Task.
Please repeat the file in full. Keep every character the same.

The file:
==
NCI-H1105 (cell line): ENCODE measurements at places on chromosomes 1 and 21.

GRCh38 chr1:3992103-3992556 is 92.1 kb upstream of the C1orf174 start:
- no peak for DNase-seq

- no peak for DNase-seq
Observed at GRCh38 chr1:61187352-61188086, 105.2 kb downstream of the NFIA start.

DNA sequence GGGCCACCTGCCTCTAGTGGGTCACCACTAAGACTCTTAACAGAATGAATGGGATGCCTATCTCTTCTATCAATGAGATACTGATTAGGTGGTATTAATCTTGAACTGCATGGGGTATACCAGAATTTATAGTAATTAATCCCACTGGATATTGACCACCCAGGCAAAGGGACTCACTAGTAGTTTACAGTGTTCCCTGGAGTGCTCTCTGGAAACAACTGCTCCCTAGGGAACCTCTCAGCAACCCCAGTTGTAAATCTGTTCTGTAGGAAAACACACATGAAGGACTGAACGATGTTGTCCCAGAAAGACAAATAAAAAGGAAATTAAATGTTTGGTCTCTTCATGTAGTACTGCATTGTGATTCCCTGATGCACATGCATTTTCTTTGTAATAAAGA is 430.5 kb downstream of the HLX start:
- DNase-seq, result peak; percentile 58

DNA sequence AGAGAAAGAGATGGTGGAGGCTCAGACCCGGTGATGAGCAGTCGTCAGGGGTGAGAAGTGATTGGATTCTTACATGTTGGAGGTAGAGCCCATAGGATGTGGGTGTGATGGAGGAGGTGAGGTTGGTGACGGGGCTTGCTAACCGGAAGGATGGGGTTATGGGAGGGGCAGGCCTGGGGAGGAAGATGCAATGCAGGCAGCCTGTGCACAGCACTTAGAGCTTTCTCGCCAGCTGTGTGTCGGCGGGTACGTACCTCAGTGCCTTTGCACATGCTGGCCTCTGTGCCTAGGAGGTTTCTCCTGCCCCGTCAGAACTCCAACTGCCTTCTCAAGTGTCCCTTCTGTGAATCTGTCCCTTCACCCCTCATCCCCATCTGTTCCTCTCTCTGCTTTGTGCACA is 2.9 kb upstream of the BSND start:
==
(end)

NCI-H1105 (cell line): ENCODE measurements at places on chromosomes 1 and 21.

GRCh38 chr1:3992103-3992556 is 92.1 kb upstream of the C1orf174 start:
- no peak for DNase-seq

- no peak for DNase-seq
Observed at GRCh38 chr1:61187352-61188086, 105.2 kb downstream of the NFIA start.

DNA sequence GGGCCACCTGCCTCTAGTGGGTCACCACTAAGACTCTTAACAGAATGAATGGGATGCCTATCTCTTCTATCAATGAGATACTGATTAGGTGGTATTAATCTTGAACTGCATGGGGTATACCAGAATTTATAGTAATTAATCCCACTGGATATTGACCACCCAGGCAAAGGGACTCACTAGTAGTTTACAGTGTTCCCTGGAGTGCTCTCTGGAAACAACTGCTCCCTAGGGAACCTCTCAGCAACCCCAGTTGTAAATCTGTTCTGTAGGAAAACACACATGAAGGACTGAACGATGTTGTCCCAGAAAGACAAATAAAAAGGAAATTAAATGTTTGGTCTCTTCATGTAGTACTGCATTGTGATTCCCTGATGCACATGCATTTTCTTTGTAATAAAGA is 430.5 kb downstream of the HLX start:
- DNase-seq, result peak; percentile 58

DNA sequence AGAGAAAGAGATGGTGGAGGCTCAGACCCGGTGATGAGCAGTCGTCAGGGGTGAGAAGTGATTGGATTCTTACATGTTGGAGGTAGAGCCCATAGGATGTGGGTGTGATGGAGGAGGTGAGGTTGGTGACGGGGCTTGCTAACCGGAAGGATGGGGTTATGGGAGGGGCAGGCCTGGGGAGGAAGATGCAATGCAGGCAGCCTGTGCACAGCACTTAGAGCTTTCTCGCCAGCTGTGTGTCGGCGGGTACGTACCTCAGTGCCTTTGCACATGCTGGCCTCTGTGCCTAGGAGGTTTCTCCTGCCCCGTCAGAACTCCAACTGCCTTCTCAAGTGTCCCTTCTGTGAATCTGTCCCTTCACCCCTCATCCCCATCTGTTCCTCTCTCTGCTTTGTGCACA is 2.9 kb upstream of the BSND start: